Celery (Apium graveolens)

Apium graveolens is a plant species in the family Apiaceae commonly known as celery (var. dulce) or celeriac (var. rapaceum), depending on whether the petioles (stalks) or roots are eaten: celery refers to the former and celeriac to the latter.

Apium graveolens is used around the world as a vegetable, either for the crisp petiole (leaf stalk) or the fleshy toproot.

In temperate countries, celery is also grown for its seeds. Actually very small fruit, these “seeds” yield a valuable volatile oil used in the perfume and pharmaceutical industries. They also contain an organic compound called apiol. Celery seeds can be used as flavouring or spice, either as whole seeds or ground and mixed with salt, as celery salt. Celery salt can also be made from an extract of the roots. Celery salt is used as a seasoning, in cocktails (notably to enhance the flavour of Bloody Mary cocktails), on the Chicago-style hot dog, and in Old Bay Seasoning.

The use of celery seed in pills for relieving pain was described by Aulus Cornelius Celsus around 30 AD. Celery seeds contain a compound, 3-N-butyl-phthalide, that has been demonstrated to lower blood pressure in rats.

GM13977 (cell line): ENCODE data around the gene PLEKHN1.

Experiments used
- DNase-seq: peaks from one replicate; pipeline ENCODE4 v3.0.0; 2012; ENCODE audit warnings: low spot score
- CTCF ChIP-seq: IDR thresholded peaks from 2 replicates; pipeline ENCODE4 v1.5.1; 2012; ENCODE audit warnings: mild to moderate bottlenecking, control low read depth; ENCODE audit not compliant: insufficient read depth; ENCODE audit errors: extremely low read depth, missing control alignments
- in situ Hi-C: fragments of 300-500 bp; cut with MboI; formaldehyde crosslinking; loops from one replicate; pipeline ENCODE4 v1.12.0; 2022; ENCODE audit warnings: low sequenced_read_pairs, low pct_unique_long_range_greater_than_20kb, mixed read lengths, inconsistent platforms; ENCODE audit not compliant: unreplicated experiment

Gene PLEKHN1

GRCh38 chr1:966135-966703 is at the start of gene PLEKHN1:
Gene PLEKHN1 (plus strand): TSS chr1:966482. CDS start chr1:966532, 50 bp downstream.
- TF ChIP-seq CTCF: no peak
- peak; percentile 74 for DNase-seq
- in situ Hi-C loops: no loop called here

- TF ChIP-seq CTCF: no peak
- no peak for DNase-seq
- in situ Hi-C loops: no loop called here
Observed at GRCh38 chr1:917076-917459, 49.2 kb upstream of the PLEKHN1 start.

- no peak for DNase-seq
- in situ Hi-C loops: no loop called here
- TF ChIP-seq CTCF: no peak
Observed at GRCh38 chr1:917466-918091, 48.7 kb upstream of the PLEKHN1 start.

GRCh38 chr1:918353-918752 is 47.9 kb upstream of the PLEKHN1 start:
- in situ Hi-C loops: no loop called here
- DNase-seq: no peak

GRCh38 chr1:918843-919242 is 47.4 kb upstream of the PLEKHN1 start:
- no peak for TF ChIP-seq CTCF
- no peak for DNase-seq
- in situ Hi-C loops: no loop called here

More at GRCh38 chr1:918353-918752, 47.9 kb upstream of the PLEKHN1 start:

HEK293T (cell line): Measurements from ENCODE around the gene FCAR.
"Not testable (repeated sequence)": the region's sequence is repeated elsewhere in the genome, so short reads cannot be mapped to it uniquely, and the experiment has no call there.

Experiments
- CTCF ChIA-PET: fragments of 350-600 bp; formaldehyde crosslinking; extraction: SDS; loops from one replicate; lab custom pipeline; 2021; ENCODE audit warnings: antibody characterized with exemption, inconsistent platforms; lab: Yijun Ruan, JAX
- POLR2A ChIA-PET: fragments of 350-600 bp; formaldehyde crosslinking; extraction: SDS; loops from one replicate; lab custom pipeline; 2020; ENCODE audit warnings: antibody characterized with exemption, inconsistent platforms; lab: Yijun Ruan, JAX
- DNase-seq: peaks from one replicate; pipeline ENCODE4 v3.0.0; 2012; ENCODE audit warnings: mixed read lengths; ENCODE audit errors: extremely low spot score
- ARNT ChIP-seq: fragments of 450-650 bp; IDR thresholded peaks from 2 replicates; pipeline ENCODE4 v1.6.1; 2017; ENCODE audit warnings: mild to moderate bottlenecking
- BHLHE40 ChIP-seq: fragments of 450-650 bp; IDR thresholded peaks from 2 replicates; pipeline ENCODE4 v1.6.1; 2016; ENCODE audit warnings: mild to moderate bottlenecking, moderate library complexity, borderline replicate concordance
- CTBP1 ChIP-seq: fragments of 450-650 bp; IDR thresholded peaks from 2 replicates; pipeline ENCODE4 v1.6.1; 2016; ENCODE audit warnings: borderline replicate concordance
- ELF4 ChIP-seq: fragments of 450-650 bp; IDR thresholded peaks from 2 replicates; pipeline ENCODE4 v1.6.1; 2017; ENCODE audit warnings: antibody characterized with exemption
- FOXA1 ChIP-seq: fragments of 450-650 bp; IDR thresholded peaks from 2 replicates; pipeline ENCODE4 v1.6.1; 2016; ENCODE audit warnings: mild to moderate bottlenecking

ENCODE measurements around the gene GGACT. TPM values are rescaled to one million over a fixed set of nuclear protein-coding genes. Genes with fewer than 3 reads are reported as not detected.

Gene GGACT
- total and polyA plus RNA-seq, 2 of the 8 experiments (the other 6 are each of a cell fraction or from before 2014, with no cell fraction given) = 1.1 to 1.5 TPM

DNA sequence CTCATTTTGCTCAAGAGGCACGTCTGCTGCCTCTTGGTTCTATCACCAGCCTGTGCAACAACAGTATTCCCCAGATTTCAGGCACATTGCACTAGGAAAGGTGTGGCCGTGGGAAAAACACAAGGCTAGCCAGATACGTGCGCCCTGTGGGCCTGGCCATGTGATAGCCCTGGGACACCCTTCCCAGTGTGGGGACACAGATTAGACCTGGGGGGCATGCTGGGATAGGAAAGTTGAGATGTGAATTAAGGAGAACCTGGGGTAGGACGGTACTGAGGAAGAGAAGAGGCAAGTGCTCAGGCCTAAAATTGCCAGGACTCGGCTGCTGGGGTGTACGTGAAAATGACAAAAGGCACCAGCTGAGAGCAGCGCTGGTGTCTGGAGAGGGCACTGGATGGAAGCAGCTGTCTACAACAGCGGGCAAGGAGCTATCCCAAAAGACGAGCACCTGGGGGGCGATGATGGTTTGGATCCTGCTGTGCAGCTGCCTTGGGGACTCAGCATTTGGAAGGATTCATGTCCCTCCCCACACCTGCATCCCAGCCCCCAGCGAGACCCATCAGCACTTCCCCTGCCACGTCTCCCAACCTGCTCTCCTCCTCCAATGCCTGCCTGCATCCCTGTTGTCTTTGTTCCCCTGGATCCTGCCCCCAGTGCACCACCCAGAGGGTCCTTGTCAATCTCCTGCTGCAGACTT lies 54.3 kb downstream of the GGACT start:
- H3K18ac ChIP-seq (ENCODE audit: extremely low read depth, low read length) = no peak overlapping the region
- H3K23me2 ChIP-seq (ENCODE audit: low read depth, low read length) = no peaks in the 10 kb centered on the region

It is thought to be an aphrodisiac by some people, because it is thought to contain androsterone, a metabolic product of testosterone. However, this is a misunderstanding of androstenone.

Bergapten in the seeds can increase photosensitivity, so the use of essential oil externally in bright sunshine should be avoided. However, this is a potentially useful action in psoriasis, with caution, and celery, along with other umbellifers, is one of the vegetables to be included in the diet as a source of psoralens for this purpose according to herbalists. This may constitute a risk factor, though, in skin cancer. The oil and large doses of seeds should be avoided during pregnancy, as they can act as a uterine stimulant. Seeds intended for cultivation are not suitable for eating as they are often treated with fungicides.

A common use for the seeds is as a “blood purifier”, and it is sometimes taken for arthritis.

Celery is used in weight-loss diets, where it provides low-calorie dietary fibre bulk. Celery seeds are also a great source of calcium, and are regarded as a good alternative to animal products.

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